72521 2nd-Lieutenant John Bond Bassett , aged 28, was a printer by trade, the third son of Mr & Mrs W R Bassett of Bromley. In July 1940 the local newspaper reported that his parents had received word from the War Office that he had been injured:
“He was in the severe fighting following the German breakthrough and after the evacuation of Dunkirk it was believed that he had been brought back, though he was known to have been wounded. Nothing definite, however, could be ascertained and on June 17th his parents received notification from the War Office that he was admitted to a casualty clearing station on May 28, with a gunshot wound in the left leg.
Since then it has been impossible to get any further information and it is feared he became a prisoner of war as the German army advanced.”
A later report was published in September of 1940 confirming thathe had been taken prisoner.
Prisoners of War
SECOND-LIEUTENANT JOHN B. BASSETT
Mr and Mrs W.R. Bassett, 144 Murray Avenue, Bromley, have received a short message from their third son, Second Lieutenant John B. Bassett, R.A., in which he states that he is a prisoner of war in Germany.
On June 17th his parents received a communication from the War Office which said that on May 28th Second-Lieutenant Bassett had been admitted to a casualty clearing station with a gunshot wound in his left leg, and that as no further news had been received of him, it was feared that he had been taken prisoner as the enemy advanced. In his note, Second-Lieutenant Bassett says that his wound is progressing well.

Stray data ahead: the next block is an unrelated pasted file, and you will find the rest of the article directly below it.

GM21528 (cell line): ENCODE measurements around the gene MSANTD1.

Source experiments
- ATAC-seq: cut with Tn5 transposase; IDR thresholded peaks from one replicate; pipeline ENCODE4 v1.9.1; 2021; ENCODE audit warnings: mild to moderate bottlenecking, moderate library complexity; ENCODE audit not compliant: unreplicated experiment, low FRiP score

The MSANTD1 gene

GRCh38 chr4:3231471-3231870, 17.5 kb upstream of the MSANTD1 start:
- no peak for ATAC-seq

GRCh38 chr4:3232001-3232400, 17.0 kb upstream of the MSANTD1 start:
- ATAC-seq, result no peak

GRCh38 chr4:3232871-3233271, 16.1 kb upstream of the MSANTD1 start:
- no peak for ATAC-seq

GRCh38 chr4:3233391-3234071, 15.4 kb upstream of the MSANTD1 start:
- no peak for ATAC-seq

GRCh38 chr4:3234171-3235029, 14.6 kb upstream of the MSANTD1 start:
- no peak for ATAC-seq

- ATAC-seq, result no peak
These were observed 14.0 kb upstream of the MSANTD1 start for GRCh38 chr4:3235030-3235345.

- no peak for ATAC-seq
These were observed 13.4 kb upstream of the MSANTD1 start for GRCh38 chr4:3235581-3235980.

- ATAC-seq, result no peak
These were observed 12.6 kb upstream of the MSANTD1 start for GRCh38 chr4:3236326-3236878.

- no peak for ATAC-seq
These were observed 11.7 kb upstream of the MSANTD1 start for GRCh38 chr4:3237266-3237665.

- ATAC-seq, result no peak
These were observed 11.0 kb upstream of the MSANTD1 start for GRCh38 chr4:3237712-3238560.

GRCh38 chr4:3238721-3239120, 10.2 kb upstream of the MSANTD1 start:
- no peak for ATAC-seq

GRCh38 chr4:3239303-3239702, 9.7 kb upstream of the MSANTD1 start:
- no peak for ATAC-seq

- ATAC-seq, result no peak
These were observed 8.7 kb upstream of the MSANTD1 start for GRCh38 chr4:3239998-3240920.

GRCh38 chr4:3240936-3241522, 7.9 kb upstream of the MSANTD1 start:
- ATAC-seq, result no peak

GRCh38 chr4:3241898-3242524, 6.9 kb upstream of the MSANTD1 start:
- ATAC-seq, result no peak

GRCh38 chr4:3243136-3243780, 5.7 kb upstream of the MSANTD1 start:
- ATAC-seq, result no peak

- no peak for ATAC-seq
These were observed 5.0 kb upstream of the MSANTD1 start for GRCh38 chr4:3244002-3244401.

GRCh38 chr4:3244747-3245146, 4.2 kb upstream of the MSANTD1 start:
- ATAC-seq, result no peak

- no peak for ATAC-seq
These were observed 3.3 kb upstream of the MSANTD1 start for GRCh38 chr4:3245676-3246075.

Second-Lieutenant Bassett, with the exception of one spell of leave, had been with his unit in France since the outbreak of war. His regiment was the one referred to in a recent article in the Kentish Times, in which it was described how an artillery regiment fought a successful action against infinitely greater German odds, an action which was vital to the success of the withdrawal to Dunkirk.
Aged 28, Second-Lieutenant Bassett is an Old Boy of Bromley County School, and continued his education at King’s, Canterbury, where he became a member of Bromley Town Tennis Club, but later took up golf and joined the Farringham Club.
First report; Bromley & Kentish Times, 12th July 1940 (page 5)
Second report; Bromley & District Times, 6th September 1940